This is another interview problem I came across recently. This is the classic and routine interview question. To summarize, problem can be described as follows,

Given n non-negative integers representing an elevation map where the width of each bar is 1, compute how much water it is able to trap after raining

This problem is a great example of dynamic programming problem. Problem could also be solved with time complexity of `O(n^2)` (For an input array of size `n`). However, with dynamic solution, two pass over an array to gather required data and final pass to compute volume of water over individual bar will give a linear solution.

Let's assume our histogram looks like this,
`[2, 3, 4, 6, 10, 1, 2, 10, 5]` where every positive integer represents the height of histogram bar. This diagram will look like this.

X axis denotes the height of bar and numbers on top indicate the volume held by individual bars

Algorithm:

1. Maintain two arrays `leftHighest` and `rightHighest`
2. `i`th element of the `leftHighest` array will store the highest bar to the left of `i`th bar including itself
3. `i`th element of the `rightHighest` array will store the highest bar to the right of `i`th bar including itself
4. Iterate over each bar and calculate `min(leftHighest[i], rightHighest[i])` for `i`th bar. We calculate `min` value because whatever amount of water `i`th bar holds will be limited by smallest of the highest bars on both sides.
5. Subtract the current histogram height from this minimum value. This is because, the histogram at position `i` limits the water that trench can hold by the amount proportional to its height.
6. Repeat the step 5 for all histogram bars and keep adding the water amount. When we have processed all the histograms, we are done

It is important to note the logic behind step 5. Looking at the image at histogram bar with value `1`, the left and right highest values are `10` on both sides. Which gives us `min(10, 10) = 10`. However, volume of water it can hold is limited by its own volume which is `1`. So amount of water held by histogram bar with height `1` from above image is

`min(10, 10) - 1 = 9`

And we can apply the same logic for rest of histogram bars as well

After looking at algorithm, let's move to the implementation

``````
func calculateHistogramArea(with histogramStructure: [Int]) -> Int {

// Edge case
if histogramStructure.count < 1 {
return 0
}

// Maintain this two arrays to store left and right highest bars for given histogram bar including itself.
var rightHighest = Array(repeating: 0, count: histogramStructure.count)
var leftHighest = Array(repeating: 0, count: histogramStructure.count)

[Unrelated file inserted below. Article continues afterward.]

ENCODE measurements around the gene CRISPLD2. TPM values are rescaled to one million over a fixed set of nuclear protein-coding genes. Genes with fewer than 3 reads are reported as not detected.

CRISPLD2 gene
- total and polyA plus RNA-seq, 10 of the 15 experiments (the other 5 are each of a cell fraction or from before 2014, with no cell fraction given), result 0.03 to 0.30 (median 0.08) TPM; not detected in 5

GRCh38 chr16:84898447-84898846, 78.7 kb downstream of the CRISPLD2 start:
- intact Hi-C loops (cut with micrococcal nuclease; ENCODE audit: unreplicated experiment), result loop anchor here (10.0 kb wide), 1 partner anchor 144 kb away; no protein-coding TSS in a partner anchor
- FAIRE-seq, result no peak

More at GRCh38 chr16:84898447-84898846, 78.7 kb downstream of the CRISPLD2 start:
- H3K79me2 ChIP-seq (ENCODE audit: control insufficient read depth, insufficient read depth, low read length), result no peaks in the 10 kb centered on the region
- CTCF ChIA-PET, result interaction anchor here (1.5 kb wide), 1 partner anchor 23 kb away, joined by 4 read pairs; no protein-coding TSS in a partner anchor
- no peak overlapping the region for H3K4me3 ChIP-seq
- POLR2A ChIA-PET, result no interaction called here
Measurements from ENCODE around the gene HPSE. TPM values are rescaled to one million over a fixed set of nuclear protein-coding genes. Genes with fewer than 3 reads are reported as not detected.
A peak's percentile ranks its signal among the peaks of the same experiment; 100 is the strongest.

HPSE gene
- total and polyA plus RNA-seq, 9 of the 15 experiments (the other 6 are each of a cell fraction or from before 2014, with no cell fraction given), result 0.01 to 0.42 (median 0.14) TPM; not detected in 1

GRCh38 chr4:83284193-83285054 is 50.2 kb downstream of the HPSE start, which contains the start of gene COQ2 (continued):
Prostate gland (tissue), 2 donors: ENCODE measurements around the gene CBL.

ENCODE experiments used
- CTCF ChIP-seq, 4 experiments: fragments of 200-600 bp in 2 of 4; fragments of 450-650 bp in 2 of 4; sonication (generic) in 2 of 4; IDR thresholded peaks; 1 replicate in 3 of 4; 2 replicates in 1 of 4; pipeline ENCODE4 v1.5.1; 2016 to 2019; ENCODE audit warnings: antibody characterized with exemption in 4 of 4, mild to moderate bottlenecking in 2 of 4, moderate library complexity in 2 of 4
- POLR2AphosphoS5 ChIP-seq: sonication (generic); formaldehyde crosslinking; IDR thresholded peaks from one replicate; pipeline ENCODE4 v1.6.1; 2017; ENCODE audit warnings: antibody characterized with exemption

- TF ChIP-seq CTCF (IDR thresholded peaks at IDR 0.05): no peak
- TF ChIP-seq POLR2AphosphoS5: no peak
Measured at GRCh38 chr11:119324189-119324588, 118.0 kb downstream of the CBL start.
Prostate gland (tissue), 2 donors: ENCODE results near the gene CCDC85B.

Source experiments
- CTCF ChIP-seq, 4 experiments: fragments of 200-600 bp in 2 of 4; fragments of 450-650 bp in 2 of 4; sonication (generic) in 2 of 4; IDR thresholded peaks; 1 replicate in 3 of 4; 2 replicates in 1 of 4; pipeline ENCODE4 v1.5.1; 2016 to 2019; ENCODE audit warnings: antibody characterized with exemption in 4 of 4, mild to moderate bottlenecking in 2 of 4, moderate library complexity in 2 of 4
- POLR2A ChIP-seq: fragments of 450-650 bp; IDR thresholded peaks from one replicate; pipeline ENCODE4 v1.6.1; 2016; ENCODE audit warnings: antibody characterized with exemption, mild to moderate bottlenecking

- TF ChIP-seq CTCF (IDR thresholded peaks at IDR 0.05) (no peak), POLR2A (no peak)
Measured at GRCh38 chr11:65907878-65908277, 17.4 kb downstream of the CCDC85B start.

// Initialize the first value of leftHighest with first bar of input histogram
leftHighest[0] = histogramStructure[0]

// Initialize the last value of rightHighest with last bar of input histogram
rightHighest[rightHighest.count - 1] = histogramStructure[histogramStructure.count - 1]

// Store the value of highest bar on the left of given bar
for i in 1..<histogramStructure.count {
leftHighest[i] = max(leftHighest[i - 1], histogramStructure[i])
}

// Store the value of highest bar on the right of given bar
for i in (0..<histogramStructure.count - 1).reversed() {
rightHighest[i] = max(rightHighest[i + 1], histogramStructure[i])
}

// Now we have list of highest bars on the left and right for individual bars. Compute the volume of water held for each histogram bar.
var totalWaterVolume = 0
for i in 0..<histogramStructure.count {
totalWaterVolume = totalWaterVolume + (min(leftHighest[i], rightHighest[i]) - histogramStructure[i])
}

}

// Usage
var histogramArea = calculateHistogramArea(with: [2, 3, 4, 6, 10, 1, 2, 10, 5])
// histogramArea = 17
``````

To get more understanding of how algorithm works, we will also print the value of `leftHighest` and `rightHighest` arrays along with value of `totalWaterVolume` at the beginning of each iteration

``````
leftHighest = [2, 3, 4, 6, 10, 10, 10, 10, 10]
rightHighest = [10, 10, 10, 10, 10, 10, 10, 10, 5]

totalWaterVolume: (Values)

Iteration 0 : 0

Iteration 1 : 0

Iteration 2 : 0

Iteration 3 : 0

Iteration 4 : 0

Iteration 5 : 0

Iteration 6 : 9

Iteration 7 : 17

Iteration 8 : 17

totalWaterVolume at the end of iterations = 17
``````

Now let's write some unit tests for this implementation.

``````
func testHistogramProblem() {

let emptyArray: [Int] = []
let singeElementArray = [10]
let twoElementsArray = [10, 9]
let threeElementsArray = [10, 4, 11]
let randomArray = [0, 1, 0, 2, 1, 0, 1, 3, 2, 1, 2, 1]
let additionalArray = [6, 3, 4, 9, 1, 10]

XCTAssertEqual(calculateHistogramArea(with: emptyArray), 0)
XCTAssertEqual(calculateHistogramArea(with: singeElementArray), 0)
XCTAssertEqual(calculateHistogramArea(with: twoElementsArray), 0)
XCTAssertEqual(calculateHistogramArea(with: threeElementsArray), 6)
XCTAssertEqual(calculateHistogramArea(with: randomArray), 6)
}
``````

#### Time Complexity

We make three passes over an array of size, say `n`. First pass to get highest histogram value to the left of individual bar. Second pass to get highest value to the right of each histogram bar and third one to compute volume of water for every bar. Which makes it `O(3n)` in terms of `Big O` notation. By the rule it eventually becomes `O(n)` - A linear solution.

Reference:

GeeksForGeeks - Trapping Rain Water

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